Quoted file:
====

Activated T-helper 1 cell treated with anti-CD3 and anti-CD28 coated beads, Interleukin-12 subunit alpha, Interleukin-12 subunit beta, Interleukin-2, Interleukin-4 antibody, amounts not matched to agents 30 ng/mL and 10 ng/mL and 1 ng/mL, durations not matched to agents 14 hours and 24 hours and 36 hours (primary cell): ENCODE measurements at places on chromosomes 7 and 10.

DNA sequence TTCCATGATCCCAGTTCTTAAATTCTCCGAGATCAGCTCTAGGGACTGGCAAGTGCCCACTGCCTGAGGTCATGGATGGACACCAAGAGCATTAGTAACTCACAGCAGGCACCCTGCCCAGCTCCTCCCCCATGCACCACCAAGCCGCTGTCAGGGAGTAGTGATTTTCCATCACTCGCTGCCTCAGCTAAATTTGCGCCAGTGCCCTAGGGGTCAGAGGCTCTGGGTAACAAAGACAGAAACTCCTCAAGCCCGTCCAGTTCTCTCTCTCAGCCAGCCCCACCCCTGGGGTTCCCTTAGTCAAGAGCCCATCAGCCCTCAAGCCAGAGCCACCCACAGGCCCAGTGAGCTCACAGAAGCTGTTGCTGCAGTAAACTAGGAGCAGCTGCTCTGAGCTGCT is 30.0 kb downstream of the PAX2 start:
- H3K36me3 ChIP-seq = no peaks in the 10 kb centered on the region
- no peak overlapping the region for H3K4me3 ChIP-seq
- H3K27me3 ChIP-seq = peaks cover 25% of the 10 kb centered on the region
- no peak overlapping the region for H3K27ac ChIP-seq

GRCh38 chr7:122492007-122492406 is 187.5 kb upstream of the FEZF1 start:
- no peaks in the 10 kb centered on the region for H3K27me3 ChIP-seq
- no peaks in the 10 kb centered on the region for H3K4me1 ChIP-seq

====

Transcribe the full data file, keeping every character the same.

Activated T-helper 1 cell treated with anti-CD3 and anti-CD28 coated beads, Interleukin-12 subunit alpha, Interleukin-12 subunit beta, Interleukin-2, Interleukin-4 antibody, amounts not matched to agents 30 ng/mL and 10 ng/mL and 1 ng/mL, durations not matched to agents 14 hours and 24 hours and 36 hours (primary cell): ENCODE measurements at places on chromosomes 7 and 10.

DNA sequence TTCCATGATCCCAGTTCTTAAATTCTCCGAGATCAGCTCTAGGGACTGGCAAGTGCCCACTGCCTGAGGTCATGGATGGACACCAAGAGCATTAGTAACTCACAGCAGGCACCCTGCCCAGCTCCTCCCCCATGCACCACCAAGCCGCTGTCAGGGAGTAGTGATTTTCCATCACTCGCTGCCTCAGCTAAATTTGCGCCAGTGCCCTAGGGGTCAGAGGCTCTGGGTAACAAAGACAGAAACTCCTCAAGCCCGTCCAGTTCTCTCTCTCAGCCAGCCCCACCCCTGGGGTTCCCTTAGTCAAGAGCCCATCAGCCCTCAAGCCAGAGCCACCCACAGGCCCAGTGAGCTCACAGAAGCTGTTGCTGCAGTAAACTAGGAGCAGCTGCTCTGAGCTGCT is 30.0 kb downstream of the PAX2 start:
- H3K36me3 ChIP-seq = no peaks in the 10 kb centered on the region
- no peak overlapping the region for H3K4me3 ChIP-seq
- H3K27me3 ChIP-seq = peaks cover 25% of the 10 kb centered on the region
- no peak overlapping the region for H3K27ac ChIP-seq

GRCh38 chr7:122492007-122492406 is 187.5 kb upstream of the FEZF1 start:
- no peaks in the 10 kb centered on the region for H3K27me3 ChIP-seq
- no peaks in the 10 kb centered on the region for H3K4me1 ChIP-seq